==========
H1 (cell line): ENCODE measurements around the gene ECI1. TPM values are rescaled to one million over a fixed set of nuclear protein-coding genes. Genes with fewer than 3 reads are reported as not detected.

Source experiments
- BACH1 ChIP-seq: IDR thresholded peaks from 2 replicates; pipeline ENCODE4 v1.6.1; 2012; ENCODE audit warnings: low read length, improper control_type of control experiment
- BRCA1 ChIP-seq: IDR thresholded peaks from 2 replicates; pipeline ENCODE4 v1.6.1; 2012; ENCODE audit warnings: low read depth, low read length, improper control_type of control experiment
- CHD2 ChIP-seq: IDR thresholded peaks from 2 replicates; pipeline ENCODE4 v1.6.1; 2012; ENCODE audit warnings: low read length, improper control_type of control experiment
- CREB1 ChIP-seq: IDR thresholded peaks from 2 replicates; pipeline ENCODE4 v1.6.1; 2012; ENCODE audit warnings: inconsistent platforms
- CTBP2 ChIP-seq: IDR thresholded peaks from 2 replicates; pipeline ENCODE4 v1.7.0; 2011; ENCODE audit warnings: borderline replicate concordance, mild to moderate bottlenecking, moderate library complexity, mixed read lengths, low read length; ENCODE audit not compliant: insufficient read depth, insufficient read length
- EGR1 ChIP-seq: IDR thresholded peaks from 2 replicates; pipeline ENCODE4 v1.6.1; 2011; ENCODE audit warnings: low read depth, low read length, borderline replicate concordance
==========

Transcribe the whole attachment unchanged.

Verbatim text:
H1 (cell line): ENCODE measurements around the gene ECI1. TPM values are rescaled to one million over a fixed set of nuclear protein-coding genes. Genes with fewer than 3 reads are reported as not detected.

Source experiments
- BACH1 ChIP-seq: IDR thresholded peaks from 2 replicates; pipeline ENCODE4 v1.6.1; 2012; ENCODE audit warnings: low read length, improper control_type of control experiment
- BRCA1 ChIP-seq: IDR thresholded peaks from 2 replicates; pipeline ENCODE4 v1.6.1; 2012; ENCODE audit warnings: low read depth, low read length, improper control_type of control experiment
- CHD2 ChIP-seq: IDR thresholded peaks from 2 replicates; pipeline ENCODE4 v1.6.1; 2012; ENCODE audit warnings: low read length, improper control_type of control experiment
- CREB1 ChIP-seq: IDR thresholded peaks from 2 replicates; pipeline ENCODE4 v1.6.1; 2012; ENCODE audit warnings: inconsistent platforms
- CTBP2 ChIP-seq: IDR thresholded peaks from 2 replicates; pipeline ENCODE4 v1.7.0; 2011; ENCODE audit warnings: borderline replicate concordance, mild to moderate bottlenecking, moderate library complexity, mixed read lengths, low read length; ENCODE audit not compliant: insufficient read depth, insufficient read length
- EGR1 ChIP-seq: IDR thresholded peaks from 2 replicates; pipeline ENCODE4 v1.6.1; 2011; ENCODE audit warnings: low read depth, low read length, borderline replicate concordance